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Tony Webb Australia
Tony and I exchange emails from time to time.  He and I share a passion for the machinery used on speedway tracks around the world over the years.  I have added this page to show some of the machines he has unearthed, thank you Tony
Osbourne Engineering Company (OEC)
Courtesy of Tony Webb
I believe OEC was an English engineer/bike maker.  I understand OEC stands for Osborne Engineering Company, correct me if I am wrong about this John  The above picture shows a great restoration of an old British machine.  The engine looks powerful so why couldn't OEC compete with the OEC era's all conquering JAP?
More OEC Machines
OEC Owned by Noel Clark

ONC Bike
Courtesy of Tony Webb
Tony thinks this bike may have been used in the Netherlands but little is known about it.  The bike wouldn't get very far as the rear chain is missing!  John says: It is probably a long track machine

Pre War Long Tracker
Courtesy of Tony Webb

Pre war Jawa longtracker


Skilton Rudge/JAP 1936
Courtesy of Tony Webb

Skilton Rudge 1936. Note plunger on oil pump and down draught on carb.  Vintage collectors do not see a rusty old bike they would say its patina is attractive!


Comerford JAP

Comerford JAP Unusual engine position. Looks like original diamond with headstock plates indentations. not sure about the bottom chain stays

Courtesy of Tony Webb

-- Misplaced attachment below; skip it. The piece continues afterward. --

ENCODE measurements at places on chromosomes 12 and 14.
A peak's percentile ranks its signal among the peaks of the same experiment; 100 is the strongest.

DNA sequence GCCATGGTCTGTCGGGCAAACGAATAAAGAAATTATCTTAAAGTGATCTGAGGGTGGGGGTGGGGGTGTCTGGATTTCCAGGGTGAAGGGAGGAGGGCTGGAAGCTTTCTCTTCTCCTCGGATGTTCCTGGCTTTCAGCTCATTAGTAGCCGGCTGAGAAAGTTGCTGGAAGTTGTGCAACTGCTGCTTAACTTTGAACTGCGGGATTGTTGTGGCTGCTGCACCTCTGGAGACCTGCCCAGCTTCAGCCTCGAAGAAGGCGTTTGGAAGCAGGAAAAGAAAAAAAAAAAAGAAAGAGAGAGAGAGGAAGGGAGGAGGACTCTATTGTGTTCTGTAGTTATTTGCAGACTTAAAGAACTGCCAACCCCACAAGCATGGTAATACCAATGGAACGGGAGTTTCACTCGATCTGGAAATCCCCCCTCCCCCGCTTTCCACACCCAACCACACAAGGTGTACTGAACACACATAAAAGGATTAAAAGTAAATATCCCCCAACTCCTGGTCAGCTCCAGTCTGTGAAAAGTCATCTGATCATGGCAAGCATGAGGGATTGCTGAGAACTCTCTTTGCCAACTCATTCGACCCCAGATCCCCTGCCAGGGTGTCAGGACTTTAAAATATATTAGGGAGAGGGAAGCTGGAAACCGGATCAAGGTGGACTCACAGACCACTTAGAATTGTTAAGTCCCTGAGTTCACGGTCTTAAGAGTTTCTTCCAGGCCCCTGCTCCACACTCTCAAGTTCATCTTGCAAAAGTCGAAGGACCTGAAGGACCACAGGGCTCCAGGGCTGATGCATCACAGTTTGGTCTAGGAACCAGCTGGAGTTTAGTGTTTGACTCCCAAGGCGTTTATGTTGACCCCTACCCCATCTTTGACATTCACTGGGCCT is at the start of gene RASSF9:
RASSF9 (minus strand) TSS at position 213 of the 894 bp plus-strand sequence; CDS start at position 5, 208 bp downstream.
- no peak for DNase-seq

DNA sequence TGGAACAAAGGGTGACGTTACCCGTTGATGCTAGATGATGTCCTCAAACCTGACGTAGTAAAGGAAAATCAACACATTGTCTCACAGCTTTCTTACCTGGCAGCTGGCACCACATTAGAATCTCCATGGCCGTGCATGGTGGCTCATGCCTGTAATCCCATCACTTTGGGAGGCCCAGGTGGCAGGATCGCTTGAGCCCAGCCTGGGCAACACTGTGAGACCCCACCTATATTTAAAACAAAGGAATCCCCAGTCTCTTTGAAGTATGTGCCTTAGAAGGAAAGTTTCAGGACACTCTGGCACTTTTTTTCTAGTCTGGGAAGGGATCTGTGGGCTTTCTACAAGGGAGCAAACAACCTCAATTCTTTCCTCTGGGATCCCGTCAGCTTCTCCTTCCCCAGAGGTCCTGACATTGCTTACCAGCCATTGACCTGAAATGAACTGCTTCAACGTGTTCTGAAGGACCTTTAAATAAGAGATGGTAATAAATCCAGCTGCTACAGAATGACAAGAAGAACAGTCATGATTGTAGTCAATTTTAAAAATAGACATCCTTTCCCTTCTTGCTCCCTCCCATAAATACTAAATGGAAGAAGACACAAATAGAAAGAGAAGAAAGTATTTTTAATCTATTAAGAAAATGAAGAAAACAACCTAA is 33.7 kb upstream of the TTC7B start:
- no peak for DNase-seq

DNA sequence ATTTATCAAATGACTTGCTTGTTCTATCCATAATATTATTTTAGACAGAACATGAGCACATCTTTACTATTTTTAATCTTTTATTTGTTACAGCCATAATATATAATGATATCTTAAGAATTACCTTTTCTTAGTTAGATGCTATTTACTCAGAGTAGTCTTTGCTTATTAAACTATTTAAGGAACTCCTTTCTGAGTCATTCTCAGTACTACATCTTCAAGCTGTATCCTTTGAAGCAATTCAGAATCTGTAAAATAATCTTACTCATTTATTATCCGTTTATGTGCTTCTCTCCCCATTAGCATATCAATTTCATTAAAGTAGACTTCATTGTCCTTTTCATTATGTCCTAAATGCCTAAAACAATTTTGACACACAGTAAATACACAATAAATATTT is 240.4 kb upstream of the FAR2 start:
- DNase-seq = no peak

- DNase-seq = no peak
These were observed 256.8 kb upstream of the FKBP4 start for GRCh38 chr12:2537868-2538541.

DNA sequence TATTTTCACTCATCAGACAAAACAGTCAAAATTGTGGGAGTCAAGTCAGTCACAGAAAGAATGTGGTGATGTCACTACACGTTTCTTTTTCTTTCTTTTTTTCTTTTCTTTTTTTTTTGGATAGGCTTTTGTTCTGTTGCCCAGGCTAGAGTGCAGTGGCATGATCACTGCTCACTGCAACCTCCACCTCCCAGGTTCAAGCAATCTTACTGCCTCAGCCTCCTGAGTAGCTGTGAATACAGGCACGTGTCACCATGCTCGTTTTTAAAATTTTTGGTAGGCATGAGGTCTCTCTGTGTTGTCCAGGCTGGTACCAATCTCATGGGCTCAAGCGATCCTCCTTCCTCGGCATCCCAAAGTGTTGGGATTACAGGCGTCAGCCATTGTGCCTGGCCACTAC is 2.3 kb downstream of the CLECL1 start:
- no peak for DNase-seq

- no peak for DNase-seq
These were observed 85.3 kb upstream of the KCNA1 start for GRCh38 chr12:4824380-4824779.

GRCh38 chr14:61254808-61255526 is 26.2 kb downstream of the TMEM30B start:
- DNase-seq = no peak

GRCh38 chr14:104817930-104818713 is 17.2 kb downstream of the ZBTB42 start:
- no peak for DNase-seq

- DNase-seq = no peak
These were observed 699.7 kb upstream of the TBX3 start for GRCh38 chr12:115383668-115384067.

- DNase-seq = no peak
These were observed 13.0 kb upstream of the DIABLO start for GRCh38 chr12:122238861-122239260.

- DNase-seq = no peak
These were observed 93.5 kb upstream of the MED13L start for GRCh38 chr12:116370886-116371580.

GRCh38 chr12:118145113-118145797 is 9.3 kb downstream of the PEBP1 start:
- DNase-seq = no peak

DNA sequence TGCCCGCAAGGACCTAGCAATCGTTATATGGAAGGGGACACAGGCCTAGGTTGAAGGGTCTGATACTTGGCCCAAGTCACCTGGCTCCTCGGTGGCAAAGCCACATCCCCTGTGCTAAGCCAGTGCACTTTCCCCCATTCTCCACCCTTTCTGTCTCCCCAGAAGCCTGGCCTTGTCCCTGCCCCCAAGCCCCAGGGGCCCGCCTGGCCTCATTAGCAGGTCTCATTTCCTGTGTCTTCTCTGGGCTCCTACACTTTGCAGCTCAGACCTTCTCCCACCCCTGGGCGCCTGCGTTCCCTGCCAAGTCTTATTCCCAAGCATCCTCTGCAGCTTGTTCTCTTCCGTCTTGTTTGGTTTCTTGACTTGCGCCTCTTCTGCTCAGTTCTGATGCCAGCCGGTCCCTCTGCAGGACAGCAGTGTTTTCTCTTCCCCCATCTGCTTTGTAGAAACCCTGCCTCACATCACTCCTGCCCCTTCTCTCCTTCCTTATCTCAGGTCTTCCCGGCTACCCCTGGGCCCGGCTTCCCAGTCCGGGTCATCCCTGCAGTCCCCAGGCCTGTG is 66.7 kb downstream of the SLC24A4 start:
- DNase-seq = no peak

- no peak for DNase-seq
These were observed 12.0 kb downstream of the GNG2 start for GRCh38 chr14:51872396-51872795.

Briggo's Handlebars
Courtesy of Tony Webb

Tony Webb says:  Briggo with some extra wide handlebars, note the position of the clutch lever and the trend that briggo started by turning the throttle cable skywards. Jack Geran in the background on what looks like a early Huck Fynn. Photo source unknown

John says: In a chat with Ivan Mauger I asked him about these wide handlebars from years gone by.  He said when tracks were deep, to turn a JAP you needed extra leverage.  John says: Barrys clutch lever may have been personal preference but I remember Mike Broadbanks gripping his bars in a similar position well away from the ends.  These wide bars must have meant extra strain on the clamps at the fork yoke.  I had a Royal Enfield road machine which I fitted ape hanger bars to and the leverage meant the bars moving about, so I went back to straight handlebars for safety's sake.

1929 BlackburneWallis
Courtesy of Tony Webb

Early Riders
Courtesy of Tony Webb